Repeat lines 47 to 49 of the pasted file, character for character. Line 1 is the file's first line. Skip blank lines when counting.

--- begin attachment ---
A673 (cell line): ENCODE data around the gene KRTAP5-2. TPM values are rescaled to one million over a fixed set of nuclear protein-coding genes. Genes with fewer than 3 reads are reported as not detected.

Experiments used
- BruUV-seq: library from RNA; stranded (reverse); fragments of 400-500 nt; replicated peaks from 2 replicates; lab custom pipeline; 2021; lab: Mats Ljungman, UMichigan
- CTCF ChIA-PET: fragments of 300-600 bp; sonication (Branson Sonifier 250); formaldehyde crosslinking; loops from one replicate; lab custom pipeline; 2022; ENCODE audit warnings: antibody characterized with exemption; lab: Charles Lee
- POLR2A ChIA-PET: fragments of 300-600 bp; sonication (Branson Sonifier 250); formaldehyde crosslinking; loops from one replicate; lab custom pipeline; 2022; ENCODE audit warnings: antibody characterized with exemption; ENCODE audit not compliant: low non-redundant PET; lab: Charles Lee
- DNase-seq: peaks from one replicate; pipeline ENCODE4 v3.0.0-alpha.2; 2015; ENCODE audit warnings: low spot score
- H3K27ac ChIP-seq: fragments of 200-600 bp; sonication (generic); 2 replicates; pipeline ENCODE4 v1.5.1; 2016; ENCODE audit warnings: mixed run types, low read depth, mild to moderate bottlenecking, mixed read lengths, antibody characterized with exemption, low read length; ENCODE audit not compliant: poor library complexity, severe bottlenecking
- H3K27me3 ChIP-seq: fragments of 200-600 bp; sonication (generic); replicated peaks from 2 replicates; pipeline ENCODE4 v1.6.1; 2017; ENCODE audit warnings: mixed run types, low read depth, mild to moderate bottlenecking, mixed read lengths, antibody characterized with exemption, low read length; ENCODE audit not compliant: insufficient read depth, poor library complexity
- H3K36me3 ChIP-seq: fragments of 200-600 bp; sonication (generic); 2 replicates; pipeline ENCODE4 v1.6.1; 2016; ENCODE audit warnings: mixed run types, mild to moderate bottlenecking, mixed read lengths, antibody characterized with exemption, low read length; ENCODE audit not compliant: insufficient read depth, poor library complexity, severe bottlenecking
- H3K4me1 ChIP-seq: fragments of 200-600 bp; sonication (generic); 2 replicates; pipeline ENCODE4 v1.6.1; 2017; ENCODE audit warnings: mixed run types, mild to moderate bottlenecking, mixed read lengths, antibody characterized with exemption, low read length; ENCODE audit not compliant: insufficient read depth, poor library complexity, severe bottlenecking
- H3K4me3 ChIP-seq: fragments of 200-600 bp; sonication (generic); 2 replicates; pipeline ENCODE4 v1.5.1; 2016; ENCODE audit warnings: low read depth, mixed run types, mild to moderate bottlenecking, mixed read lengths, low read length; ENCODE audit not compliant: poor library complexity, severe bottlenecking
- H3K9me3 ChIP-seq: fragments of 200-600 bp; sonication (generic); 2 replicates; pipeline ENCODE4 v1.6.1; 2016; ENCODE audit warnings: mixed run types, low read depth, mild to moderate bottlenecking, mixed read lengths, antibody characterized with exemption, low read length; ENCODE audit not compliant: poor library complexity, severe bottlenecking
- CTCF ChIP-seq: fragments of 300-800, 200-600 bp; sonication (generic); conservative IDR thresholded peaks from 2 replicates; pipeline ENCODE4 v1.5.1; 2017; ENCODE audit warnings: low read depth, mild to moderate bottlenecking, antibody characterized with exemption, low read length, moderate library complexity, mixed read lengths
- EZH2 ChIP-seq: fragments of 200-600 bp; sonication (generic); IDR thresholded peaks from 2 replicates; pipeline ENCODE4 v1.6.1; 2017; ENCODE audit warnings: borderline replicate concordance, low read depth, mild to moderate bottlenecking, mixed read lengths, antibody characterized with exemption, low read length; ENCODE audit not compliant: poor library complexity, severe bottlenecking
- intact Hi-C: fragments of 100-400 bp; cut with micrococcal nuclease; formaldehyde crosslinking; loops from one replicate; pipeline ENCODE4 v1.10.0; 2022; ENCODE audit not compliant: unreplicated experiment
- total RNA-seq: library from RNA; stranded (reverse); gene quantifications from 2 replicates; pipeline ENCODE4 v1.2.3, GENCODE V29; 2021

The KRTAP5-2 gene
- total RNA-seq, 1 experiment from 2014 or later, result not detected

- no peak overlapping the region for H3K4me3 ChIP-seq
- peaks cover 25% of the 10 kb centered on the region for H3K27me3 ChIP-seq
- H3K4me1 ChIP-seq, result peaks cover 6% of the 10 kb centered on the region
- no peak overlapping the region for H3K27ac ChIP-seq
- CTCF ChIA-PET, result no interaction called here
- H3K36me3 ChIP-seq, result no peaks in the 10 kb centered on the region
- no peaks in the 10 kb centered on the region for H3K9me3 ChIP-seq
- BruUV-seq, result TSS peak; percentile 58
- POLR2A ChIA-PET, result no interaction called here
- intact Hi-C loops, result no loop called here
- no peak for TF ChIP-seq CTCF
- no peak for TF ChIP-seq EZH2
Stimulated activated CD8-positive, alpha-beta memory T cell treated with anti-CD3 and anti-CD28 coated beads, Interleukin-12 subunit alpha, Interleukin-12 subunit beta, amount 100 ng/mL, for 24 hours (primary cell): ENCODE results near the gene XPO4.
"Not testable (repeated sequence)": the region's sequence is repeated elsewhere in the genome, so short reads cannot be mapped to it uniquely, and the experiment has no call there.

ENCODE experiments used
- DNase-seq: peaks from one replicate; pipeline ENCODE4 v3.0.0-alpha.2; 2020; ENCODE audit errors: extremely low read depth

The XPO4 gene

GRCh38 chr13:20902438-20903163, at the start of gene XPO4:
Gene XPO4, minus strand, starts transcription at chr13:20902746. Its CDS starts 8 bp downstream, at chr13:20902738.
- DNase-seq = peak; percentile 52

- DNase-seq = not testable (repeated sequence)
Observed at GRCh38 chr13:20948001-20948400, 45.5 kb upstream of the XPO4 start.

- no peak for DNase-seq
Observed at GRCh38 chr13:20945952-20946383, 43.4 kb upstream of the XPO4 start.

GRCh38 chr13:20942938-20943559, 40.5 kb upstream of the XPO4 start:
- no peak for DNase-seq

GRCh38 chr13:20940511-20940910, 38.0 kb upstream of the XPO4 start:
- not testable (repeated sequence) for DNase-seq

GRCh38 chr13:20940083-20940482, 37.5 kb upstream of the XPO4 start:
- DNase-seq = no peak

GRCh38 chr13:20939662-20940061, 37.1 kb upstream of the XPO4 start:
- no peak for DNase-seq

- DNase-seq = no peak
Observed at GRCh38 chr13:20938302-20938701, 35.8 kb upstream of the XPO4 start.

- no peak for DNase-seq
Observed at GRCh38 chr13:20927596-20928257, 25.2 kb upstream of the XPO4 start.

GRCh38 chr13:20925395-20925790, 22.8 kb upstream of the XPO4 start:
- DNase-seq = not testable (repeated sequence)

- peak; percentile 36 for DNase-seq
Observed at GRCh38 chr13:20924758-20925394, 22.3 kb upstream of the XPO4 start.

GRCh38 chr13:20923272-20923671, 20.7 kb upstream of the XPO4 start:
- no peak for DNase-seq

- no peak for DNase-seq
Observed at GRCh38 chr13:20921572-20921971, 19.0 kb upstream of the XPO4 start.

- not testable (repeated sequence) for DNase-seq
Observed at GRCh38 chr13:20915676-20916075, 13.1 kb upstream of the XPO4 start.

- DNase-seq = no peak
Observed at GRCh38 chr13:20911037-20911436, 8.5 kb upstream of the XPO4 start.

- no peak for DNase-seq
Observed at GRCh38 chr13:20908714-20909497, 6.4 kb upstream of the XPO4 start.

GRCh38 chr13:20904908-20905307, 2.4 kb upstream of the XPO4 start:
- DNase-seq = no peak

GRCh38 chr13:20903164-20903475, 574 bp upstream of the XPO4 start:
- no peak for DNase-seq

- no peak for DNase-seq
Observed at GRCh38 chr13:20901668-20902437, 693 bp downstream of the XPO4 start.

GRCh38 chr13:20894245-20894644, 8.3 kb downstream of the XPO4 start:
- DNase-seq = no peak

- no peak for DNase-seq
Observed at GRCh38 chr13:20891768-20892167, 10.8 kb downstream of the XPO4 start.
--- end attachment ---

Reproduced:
GRCh38 chr13:20940083-20940482, 37.5 kb upstream of the XPO4 start:
- DNase-seq = no peak

GRCh38 chr13:20939662-20940061, 37.1 kb upstream of the XPO4 start: